Monday, June 26, 2017

Resource Training and Solutions

This post is to give the participants of my training at Resource Training and Solutions the full presentation with links and supporting materials.  This post will be developing and changing as we go through the day.

Click here for a link to the presentation.

Click here for the Padlet below.

Made with Padlet

Sunday, June 25, 2017

Warm and Cool Cityscape

I saw this amazing post on Instagram by @pleasanthillartcenter and had to give it a try in my own classroom.  I chose to change the mediums, but this project was perfect for our warm and cool color concept.  A big thanks to Pleasant Hill Art Center, you have to check out their website and Instagram for more inspiring works.

I started this lesson my color wheel magnets (see previous post). The fist day I placed them on the board and explained the concept of warm and cool. We then did a pre-plan on practice paper of how we would draw the city for our design work. The practice was work was placed on a final sheet and then there was a quick review of warm and cool colors.  This time, I handed out the magnets and asked them to place the colors on the warm or cool side.  It's amazing how interactive simple tools like magnets can be for students. 

Here is how I brought the kids through this cityscape.

1. Draw a horizon line.

2. Draw four lines of equal length on either side of the horizon line.  I told them to imagine the horizon line was a mirror and they are trying to make the reflection the same on the opposite side. 

3. Connect the lines with a roof top. 

This is as far as I brought them with the drawing.  The next two classes were a review on color theory and painting.  I placed the paints at each table to create a station line setup.  Students would paint a section, leave their brush with the paint, and find a newly open spot.  Lot's of movement in the classroom this way. They first did the buildings. when I saw some were finishing up with that... I told them to join me on the carpet to explain how to paint the sky/water. So buildings first, then the opposite sky/water with the warm colors.

The second day of painting was much quicker and with fewer mistakes. Practice makes better :)

Now we are on class number four.  The painting is done and it's time to add the details. I gave students oil pastels to finish their work. 

The project turned out amazing.  Students were able to make the project unique with the details on their buildings. This was a perfect project for my second grade. Again, Thanks for the inspiration Pleasant Hill Art Center!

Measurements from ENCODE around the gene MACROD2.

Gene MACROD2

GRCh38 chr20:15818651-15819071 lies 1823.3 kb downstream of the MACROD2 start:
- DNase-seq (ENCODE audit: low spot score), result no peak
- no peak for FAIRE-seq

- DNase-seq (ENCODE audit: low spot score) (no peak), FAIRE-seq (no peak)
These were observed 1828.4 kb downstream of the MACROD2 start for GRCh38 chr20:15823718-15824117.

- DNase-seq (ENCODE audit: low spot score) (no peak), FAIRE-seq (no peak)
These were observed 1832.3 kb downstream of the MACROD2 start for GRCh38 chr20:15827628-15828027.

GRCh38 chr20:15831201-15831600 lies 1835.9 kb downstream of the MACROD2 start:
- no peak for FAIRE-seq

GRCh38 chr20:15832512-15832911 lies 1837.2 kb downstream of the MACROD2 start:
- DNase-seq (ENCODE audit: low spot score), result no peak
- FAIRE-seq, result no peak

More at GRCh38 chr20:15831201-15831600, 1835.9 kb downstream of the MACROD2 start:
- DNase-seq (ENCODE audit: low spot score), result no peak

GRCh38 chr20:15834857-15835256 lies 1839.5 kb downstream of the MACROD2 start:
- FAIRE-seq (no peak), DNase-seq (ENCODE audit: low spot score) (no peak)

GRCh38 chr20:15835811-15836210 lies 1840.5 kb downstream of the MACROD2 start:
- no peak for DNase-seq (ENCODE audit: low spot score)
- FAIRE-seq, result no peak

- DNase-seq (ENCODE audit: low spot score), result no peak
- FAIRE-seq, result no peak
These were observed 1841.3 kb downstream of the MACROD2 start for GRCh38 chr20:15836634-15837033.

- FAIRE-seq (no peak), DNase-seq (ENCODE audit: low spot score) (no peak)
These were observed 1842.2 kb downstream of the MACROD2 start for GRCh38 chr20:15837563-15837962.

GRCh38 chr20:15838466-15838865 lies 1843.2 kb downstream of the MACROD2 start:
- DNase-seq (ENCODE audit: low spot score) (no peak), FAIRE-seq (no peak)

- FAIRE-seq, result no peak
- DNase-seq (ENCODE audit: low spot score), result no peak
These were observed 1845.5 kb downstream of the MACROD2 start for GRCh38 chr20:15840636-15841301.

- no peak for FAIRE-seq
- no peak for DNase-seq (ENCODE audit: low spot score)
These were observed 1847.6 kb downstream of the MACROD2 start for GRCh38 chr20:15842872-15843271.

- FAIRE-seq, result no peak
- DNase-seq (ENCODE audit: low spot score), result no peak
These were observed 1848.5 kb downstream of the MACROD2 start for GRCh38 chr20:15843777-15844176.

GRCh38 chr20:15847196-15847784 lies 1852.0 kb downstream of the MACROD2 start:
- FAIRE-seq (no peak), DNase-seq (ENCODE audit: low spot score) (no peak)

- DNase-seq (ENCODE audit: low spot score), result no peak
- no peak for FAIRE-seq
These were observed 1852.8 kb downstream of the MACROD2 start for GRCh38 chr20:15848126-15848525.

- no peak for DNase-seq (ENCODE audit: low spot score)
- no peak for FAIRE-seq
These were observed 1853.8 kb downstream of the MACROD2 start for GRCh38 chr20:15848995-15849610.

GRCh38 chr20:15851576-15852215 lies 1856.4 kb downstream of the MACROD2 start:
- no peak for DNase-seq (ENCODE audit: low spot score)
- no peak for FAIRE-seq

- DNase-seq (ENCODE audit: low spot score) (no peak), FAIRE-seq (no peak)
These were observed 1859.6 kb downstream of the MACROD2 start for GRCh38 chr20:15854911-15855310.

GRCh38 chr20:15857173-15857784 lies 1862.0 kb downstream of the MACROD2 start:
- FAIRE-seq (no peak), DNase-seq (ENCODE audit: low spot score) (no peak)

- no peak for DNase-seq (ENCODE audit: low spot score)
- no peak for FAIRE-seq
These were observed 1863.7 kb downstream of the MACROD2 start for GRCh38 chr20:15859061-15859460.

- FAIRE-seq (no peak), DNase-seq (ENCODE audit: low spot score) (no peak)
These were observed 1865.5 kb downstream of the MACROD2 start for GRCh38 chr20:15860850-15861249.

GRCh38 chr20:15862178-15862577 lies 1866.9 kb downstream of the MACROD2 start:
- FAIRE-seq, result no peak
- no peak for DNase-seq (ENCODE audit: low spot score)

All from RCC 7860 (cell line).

Wednesday, June 21, 2017

Shrinky Dink Jewelry

This is not the first time I have shared how amazing shrinky dinks are in class on this blog, and it probably will not be the last. As I was wrapping up the school year I wanted to give my 5th graders a WOW project.... in this case, I mean a project that will make them say WOW!! Shrinky Dinks was just the thing!! 

For those of you who did not grow up in the 80's (the first go round of this product) as I did, you may not know what Shrinky Dinks are. It's plastic sheets that you can draw on, cut out, and punch holes in. After you are finished manipulating the plastic, you place it in an oven at 350-ish degrees and watch the magic happen. The plastic shrinks to about 1/3 of its size.  On it's way to shrinkage, it folds and bends and looks like it is being destroyed.  It's quite entertaining to watch. 

A regular oven will work.  You just need a cookie sheet or something oven safe and has a flat surface. In a classroom situation, I have a toaster oven that works well. This way, the students can see first hand the magic.

The materials for my students for this project was a 1 1/2 X 4-inch sheet of plastic (cut down from 8X10), colored pencil/sharpies, an elastic string, and beads. I always get the 'frosted' Shrinky Dink because there is a little tooth or texture to one side that allows the students to use colored pencil or sharpies.  The time allowed to work on this project was about 45 minutes, but most students were done in about a half hour.

I had the students design the plastic (on the rough side of the plastic) using either colored pencils or sharpies. I asked them to keep it as a design rather than words or numbers.  When students use characters, they will often end up backward because there are two sides to this plastic. Once they bring the plastic up to me, I use a hole punch for each end.  I typically punch 3 holes next to each other so there is space large enough for the elastic to easily go through. YOU MUST PUNCH THE HOLES BEFORE SHRINKING!!